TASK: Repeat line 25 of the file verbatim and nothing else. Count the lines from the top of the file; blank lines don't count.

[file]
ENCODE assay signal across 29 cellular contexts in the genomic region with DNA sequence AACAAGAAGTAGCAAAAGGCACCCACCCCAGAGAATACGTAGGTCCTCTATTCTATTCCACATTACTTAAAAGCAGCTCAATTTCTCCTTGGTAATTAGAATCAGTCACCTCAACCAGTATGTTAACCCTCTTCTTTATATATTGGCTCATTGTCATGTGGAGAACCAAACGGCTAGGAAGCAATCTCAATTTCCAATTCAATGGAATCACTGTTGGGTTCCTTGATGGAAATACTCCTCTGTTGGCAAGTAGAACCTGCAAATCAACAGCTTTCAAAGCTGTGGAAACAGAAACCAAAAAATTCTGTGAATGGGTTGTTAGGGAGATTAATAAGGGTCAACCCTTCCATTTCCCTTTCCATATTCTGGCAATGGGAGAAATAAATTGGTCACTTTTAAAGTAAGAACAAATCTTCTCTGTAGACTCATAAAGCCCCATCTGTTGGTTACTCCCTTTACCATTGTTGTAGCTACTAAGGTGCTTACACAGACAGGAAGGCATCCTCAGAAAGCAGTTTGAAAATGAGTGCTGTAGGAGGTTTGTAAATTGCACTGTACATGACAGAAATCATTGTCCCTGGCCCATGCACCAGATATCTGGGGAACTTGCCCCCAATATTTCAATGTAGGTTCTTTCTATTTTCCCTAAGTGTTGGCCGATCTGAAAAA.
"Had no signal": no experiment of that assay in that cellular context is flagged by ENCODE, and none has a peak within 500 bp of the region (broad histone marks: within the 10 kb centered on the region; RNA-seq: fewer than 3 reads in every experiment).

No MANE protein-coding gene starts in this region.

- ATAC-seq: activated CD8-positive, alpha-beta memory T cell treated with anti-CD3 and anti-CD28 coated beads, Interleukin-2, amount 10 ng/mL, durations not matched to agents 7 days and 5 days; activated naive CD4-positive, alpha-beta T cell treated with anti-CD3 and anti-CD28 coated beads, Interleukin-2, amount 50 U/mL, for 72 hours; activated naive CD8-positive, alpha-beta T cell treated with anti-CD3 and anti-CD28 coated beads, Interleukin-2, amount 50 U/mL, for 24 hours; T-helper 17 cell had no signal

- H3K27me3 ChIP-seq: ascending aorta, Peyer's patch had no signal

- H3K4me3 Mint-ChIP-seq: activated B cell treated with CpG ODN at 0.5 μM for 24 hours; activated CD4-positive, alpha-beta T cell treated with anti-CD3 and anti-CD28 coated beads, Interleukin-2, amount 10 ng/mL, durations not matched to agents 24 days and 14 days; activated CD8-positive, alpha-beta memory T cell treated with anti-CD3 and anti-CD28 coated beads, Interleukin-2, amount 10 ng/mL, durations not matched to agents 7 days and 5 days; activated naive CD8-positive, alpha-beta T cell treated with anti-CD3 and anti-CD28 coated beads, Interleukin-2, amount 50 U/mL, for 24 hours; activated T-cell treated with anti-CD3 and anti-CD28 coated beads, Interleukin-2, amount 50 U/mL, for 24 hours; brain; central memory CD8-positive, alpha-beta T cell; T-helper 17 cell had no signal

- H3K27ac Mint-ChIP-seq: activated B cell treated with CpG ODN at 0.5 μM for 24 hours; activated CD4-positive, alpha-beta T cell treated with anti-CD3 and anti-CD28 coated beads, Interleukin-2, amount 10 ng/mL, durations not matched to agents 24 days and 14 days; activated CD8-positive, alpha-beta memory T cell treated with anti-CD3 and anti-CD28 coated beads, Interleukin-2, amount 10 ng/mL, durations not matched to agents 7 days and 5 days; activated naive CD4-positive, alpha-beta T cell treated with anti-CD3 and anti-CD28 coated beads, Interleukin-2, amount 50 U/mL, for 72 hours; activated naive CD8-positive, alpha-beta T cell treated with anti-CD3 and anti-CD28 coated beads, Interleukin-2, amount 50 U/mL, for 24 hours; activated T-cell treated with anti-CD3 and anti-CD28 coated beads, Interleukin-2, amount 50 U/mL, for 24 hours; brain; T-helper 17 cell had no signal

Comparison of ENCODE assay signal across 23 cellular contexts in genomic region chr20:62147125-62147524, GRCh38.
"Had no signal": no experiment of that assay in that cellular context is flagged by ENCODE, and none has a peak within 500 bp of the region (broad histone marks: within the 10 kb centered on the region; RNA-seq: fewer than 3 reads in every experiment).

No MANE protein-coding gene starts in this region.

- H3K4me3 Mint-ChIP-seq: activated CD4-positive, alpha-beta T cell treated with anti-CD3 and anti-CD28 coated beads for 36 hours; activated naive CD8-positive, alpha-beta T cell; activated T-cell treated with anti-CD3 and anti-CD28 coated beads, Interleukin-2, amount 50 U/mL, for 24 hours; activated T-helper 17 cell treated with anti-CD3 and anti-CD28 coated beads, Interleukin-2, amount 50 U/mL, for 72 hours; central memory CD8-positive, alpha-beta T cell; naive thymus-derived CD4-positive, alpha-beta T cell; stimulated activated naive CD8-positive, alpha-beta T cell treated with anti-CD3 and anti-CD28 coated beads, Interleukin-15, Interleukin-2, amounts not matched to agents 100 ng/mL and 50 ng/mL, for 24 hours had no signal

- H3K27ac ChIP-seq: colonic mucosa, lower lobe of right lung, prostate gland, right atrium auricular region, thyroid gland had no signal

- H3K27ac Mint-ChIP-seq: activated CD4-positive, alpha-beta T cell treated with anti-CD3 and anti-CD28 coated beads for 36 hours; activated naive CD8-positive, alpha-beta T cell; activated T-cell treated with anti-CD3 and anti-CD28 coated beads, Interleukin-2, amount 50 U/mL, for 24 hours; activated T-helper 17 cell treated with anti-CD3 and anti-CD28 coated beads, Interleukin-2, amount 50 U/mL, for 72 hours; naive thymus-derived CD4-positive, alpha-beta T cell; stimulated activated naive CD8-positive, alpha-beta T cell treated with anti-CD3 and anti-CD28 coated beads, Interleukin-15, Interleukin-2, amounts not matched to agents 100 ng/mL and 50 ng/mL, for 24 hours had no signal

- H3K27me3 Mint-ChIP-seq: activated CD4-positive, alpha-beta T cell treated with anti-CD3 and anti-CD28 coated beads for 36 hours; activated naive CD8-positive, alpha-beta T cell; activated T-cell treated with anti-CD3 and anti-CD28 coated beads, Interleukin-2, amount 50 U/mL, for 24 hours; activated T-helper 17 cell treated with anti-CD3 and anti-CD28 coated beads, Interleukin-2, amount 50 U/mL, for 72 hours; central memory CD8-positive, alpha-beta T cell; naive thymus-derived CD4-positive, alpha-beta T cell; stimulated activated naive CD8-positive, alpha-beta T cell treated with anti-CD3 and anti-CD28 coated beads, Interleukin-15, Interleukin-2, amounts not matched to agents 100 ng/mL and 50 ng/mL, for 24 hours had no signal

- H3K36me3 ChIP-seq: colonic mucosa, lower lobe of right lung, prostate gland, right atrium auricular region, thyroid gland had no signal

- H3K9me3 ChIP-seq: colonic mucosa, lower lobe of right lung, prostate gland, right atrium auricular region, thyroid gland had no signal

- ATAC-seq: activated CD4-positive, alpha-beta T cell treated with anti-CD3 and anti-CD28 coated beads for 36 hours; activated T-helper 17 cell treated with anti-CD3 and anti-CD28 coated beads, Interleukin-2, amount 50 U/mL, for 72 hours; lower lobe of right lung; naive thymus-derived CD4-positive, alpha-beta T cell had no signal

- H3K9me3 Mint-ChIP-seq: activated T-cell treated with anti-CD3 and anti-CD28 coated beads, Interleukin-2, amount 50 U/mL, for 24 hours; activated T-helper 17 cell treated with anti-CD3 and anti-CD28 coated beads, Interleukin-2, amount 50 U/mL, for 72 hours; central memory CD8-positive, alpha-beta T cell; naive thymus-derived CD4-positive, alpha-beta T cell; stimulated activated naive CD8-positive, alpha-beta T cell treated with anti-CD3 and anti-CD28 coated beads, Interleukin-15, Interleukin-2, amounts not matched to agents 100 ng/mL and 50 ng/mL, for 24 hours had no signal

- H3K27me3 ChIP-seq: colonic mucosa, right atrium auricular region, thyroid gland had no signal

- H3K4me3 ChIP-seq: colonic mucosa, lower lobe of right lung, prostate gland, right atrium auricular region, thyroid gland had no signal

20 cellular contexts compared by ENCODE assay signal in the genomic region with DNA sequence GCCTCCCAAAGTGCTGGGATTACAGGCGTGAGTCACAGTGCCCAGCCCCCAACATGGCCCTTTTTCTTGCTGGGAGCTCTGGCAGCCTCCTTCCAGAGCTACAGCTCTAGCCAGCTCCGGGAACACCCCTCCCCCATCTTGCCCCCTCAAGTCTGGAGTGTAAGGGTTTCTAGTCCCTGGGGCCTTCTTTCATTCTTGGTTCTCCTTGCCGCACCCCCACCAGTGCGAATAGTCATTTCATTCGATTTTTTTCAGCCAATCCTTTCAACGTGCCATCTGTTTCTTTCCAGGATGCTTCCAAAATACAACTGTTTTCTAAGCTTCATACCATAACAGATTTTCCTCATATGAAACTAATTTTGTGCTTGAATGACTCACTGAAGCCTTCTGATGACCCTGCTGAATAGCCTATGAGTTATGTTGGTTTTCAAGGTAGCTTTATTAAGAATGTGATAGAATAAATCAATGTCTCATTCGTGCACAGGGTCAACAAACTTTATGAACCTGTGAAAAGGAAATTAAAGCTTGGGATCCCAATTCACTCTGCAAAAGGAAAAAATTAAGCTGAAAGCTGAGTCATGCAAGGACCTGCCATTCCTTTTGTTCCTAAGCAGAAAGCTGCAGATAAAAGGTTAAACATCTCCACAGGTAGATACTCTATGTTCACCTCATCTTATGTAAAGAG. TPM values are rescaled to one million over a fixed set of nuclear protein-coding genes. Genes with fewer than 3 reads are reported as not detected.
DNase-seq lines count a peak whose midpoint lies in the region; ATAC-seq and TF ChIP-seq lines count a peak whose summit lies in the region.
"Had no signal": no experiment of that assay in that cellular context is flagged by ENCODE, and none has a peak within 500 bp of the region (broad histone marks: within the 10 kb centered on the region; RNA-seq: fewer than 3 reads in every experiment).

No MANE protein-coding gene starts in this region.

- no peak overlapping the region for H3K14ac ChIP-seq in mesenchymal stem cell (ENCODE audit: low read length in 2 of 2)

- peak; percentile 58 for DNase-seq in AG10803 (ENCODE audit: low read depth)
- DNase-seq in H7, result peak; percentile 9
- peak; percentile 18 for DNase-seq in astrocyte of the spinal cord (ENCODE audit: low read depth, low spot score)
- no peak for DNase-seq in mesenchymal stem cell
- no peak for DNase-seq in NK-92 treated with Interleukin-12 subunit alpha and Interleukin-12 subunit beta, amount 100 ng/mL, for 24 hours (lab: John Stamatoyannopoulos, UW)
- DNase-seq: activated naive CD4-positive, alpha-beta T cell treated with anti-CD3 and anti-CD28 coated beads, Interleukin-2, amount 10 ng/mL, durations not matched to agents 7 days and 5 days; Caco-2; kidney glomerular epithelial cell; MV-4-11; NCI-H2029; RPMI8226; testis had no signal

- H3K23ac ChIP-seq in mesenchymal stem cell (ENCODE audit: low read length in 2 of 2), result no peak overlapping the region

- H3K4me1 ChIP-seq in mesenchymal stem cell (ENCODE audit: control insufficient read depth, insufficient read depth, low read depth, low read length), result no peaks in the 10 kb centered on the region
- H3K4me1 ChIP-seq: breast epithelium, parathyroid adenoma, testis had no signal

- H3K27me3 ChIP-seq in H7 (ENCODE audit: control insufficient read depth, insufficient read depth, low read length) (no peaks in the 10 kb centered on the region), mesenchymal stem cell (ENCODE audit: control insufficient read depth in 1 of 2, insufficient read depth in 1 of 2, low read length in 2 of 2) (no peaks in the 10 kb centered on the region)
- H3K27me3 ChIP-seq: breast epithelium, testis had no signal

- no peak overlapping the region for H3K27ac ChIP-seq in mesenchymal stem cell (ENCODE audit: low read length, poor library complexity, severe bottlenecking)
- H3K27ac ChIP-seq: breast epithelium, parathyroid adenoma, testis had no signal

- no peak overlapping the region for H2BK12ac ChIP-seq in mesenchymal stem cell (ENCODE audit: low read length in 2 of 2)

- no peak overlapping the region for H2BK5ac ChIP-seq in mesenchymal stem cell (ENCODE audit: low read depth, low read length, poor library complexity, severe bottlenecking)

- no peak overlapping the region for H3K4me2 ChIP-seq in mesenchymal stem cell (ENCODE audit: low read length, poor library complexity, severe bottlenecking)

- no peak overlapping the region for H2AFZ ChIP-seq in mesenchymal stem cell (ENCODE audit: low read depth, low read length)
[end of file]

- no peak overlapping the region for H3K14ac ChIP-seq in mesenchymal stem cell (ENCODE audit: low read length in 2 of 2)